black chicken eggs

10 Amazing Mysteries Behind the Dark and Exotic Black Chicken Eggs

If you’re a fan of unique food products, you may have heard of the black chicken egg. Unlike your average chicken egg, the black chicken egg has a dark, almost black shell that can be quite intriguing to anyone who’s never seen one before.

But what makes these eggs black, and are they safe to eat? In this blog post, we’ll explore the mystery behind the black chicken egg and uncover the secrets of this exotic food item.

black chicken eggs

We’ll delve into the genetics behind its unique appearance, its nutritional value, and even its flavor. So, get ready to learn all about the rare and fascinating world of the black chicken egg!

What is a Black Chicken Egg?

The black chicken egg comes from a rare and exotic breed of chicken called the Ayam Cemani. This breed originated in Indonesia, and its striking appearance has made it highly prized by chicken enthusiasts around the world.

Ayam Cemanis are known for their black feathers, black skin, and black meat, but their most unique feature is the black coloration of their eggs.

To understand what makes the black chicken egg so special, we need to take a closer look at the Ayam Cemani chicken breed.

These chickens have a genetic condition called fibromelanosis, which causes their skin, feathers, and internal organs to contain high levels of black pigment.

This condition also affects the color of their eggs, resulting in a dark shell that ranges from a deep chocolate brown to a shiny jet black.

The Ayam Cemani breed is still relatively rare outside of Indonesia, and black chicken eggs can be difficult to find. However, their unique appearance and cultural significance have made them a sought-after delicacy for many food enthusiasts.

Why are Black Chicken Eggs Black?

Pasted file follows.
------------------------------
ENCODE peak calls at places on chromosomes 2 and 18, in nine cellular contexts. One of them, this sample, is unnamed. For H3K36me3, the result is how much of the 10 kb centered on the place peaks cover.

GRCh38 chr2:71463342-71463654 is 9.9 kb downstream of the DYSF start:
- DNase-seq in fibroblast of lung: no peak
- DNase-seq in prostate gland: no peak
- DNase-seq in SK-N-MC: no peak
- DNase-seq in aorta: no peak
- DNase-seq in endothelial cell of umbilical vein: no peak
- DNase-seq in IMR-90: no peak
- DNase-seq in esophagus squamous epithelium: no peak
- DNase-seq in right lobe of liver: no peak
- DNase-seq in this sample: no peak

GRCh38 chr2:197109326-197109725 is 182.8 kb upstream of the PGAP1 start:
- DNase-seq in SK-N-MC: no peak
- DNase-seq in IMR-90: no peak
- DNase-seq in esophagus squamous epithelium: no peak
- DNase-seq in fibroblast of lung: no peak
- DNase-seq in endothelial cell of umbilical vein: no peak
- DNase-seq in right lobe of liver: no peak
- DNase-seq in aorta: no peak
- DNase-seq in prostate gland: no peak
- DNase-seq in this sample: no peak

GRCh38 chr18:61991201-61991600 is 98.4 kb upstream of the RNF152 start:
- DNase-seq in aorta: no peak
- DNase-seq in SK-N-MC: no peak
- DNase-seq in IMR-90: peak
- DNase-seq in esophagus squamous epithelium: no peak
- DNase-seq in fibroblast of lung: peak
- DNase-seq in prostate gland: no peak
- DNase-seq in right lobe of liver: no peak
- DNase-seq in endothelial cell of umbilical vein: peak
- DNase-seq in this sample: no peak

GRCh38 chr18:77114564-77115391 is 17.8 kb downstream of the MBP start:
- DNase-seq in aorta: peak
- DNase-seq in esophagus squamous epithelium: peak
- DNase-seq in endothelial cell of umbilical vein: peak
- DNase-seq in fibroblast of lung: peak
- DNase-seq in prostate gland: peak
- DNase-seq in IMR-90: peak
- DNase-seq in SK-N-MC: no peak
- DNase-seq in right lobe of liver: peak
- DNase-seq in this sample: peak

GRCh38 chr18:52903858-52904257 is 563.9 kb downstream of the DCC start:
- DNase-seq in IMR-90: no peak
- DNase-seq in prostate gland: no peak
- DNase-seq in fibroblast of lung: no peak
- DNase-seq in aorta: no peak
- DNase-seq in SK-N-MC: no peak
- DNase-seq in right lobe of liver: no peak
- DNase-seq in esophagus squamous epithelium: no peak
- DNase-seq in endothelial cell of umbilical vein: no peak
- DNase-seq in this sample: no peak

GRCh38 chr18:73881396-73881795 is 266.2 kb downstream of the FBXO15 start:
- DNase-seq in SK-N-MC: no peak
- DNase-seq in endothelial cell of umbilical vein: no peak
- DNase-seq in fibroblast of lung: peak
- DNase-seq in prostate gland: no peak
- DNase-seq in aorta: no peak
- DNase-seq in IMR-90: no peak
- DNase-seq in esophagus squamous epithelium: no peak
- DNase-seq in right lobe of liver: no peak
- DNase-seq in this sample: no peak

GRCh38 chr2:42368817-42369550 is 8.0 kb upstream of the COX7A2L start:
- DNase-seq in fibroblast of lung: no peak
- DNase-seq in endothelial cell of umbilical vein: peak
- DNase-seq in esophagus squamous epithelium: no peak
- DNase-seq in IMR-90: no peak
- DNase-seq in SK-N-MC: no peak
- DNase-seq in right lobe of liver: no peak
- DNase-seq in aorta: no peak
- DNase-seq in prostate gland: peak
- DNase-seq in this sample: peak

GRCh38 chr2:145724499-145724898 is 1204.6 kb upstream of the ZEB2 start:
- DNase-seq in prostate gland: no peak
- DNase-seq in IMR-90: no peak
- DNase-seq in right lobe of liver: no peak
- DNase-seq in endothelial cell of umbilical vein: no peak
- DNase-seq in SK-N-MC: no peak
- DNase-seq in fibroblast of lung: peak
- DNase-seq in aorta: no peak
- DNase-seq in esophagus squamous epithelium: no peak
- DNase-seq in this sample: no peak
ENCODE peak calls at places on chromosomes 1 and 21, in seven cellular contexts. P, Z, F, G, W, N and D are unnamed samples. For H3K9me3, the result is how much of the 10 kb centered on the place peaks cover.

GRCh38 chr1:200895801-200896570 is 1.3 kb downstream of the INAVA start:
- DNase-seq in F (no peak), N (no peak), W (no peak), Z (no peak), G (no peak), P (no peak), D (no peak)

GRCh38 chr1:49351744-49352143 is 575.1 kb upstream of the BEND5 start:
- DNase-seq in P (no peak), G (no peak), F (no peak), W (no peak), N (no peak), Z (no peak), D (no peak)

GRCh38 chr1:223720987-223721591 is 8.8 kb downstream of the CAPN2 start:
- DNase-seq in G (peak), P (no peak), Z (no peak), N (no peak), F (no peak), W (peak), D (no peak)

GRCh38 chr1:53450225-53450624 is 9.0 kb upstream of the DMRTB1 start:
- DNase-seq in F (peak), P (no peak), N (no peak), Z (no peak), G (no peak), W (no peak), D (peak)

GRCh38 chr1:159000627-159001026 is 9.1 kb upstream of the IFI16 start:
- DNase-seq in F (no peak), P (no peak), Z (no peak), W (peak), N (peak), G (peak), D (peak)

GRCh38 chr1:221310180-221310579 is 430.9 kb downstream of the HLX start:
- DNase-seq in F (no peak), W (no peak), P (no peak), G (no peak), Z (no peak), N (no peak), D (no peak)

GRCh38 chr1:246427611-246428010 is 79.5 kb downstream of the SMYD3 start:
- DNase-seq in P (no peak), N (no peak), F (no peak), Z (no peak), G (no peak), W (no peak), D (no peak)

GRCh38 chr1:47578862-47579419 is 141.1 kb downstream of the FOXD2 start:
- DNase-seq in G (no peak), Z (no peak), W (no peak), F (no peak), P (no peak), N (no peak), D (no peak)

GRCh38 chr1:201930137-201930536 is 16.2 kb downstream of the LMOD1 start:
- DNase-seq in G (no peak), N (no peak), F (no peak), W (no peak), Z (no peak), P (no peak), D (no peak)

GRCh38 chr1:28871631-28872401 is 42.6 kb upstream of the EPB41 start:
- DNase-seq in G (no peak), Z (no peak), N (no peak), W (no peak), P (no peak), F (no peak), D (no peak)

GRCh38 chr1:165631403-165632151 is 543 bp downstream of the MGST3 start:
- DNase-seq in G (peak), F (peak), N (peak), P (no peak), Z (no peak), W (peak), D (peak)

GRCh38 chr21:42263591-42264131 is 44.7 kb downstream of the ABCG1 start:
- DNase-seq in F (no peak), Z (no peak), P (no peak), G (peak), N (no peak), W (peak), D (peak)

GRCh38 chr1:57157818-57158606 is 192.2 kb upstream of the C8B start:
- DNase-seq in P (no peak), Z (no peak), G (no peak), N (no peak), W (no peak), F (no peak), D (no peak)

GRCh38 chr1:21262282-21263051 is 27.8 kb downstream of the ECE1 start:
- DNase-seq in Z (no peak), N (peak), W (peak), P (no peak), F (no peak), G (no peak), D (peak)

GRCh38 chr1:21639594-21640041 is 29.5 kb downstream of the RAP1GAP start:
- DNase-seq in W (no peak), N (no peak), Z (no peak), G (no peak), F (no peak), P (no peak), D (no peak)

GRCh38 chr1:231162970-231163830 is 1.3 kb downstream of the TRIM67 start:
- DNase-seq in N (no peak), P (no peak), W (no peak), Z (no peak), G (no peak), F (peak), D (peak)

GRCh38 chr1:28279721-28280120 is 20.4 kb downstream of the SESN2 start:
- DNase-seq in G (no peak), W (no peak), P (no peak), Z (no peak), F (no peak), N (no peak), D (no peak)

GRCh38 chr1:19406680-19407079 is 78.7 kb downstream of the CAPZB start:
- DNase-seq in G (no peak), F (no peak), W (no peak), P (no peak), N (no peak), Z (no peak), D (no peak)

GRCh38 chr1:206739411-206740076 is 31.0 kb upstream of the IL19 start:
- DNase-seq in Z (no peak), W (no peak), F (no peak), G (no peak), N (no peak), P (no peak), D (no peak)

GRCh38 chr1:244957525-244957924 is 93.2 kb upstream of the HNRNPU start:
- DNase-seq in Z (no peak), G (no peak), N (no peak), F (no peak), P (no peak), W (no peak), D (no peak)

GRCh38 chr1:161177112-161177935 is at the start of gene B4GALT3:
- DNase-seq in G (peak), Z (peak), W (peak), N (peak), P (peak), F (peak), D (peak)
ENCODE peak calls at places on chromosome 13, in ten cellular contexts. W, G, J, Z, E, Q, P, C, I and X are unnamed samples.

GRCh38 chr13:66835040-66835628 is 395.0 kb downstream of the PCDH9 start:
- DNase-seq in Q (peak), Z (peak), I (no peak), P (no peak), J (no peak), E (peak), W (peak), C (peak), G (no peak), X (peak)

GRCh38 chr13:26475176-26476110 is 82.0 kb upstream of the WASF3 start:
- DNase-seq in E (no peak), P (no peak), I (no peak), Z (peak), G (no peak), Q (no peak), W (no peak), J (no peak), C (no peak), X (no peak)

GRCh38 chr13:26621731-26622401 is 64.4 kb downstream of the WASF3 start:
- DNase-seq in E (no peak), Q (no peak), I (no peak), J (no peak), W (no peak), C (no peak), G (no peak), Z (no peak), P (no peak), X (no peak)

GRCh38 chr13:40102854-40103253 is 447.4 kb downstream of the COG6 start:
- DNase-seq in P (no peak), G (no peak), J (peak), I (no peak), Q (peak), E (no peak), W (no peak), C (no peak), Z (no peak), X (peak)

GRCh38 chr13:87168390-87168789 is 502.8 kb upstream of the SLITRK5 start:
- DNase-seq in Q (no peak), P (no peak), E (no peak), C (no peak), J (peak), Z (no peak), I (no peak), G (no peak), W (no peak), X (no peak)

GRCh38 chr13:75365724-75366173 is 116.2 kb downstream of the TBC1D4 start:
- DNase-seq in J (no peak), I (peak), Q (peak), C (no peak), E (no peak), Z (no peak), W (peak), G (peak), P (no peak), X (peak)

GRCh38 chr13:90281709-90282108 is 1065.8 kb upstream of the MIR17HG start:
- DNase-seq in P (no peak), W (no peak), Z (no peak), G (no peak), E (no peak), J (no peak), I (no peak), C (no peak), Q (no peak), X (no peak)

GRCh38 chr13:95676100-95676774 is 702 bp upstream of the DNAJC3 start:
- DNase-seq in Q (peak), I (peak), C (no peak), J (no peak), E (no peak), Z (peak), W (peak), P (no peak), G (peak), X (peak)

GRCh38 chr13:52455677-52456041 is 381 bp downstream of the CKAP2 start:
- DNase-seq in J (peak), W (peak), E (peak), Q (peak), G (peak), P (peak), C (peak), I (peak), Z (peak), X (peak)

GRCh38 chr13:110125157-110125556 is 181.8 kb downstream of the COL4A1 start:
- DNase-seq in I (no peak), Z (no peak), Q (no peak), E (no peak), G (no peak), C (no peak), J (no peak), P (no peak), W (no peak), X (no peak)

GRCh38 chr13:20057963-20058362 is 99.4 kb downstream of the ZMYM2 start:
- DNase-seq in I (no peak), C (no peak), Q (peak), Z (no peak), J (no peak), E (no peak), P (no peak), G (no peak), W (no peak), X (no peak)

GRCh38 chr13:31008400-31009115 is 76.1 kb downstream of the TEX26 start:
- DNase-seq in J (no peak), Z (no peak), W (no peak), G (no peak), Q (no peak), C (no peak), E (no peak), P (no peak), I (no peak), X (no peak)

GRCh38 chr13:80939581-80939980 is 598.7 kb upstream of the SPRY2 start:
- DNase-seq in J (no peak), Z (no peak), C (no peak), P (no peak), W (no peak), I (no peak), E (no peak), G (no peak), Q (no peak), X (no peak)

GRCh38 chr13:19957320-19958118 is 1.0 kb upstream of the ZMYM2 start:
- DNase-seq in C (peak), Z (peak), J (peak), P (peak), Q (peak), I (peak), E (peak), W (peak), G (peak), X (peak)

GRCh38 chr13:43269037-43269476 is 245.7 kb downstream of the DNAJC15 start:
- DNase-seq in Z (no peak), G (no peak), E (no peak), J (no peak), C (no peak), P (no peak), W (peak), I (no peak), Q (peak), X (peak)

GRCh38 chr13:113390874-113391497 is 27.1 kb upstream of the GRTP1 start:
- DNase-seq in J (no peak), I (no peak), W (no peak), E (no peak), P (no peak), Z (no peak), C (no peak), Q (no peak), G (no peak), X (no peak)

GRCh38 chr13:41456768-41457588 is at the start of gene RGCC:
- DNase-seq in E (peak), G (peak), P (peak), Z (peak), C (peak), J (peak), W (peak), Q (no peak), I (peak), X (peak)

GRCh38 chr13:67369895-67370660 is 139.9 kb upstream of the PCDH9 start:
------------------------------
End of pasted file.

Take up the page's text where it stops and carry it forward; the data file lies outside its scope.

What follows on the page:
black chicken egg

The black coloration of the Ayam Cemani chicken and its eggs is due to a genetic mutation called fibromelanosis. This mutation causes an excess of melanin production in the bird’s connective tissue, skin, feathers, and internal organs.

The melanin produced by this mutation is eumelanin, which is responsible for producing dark brown or black pigments.

Unlike other chicken breeds, which have a white or brown shell color, the eggs of Ayam Cemanis are black or very dark brown. This is because the melanin produced by fibromelanosis is also deposited in the eggshell during its formation.

The coloration of the eggshell is determined by the concentration of the melanin pigment, with a higher concentration resulting in a darker color.

The black coloration of the Ayam Cemani chicken and its eggs has also given rise to cultural significance in some parts of the world.

In Indonesian culture, the black color is associated with mystical and spiritual qualities, and the Ayam Cemani is sometimes called the “Lamborghini of poultry” because of its striking appearance.

While the black chicken egg is certainly unique, its safety and nutritional value are also important factors to consider.

Are Black Chicken Eggs Safe to Eat?

Black chicken eggs are generally considered safe to eat, just like any other type of chicken egg. They are rich in protein, vitamins, and minerals, and are a great addition to a healthy diet.

However, it’s important to note that the safety of any egg depends on how it is handled and cooked. When purchasing black chicken eggs, it’s important to buy them from a reputable source to ensure that they are fresh and have been properly stored.

Additionally, just like with any type of egg, it’s important to cook black chicken eggs thoroughly to avoid the risk of salmonella contamination.

It’s also worth noting that the nutritional value of black chicken eggs is similar to that of regular chicken eggs.

While the black coloration of the shell may make them seem exotic or unusual, the actual nutritional content of the egg is largely the same as that of a standard chicken egg.

What Do Black Chicken Eggs Taste Like?

While the appearance of black chicken eggs may be unusual, their taste is actually quite similar to that of regular chicken eggs.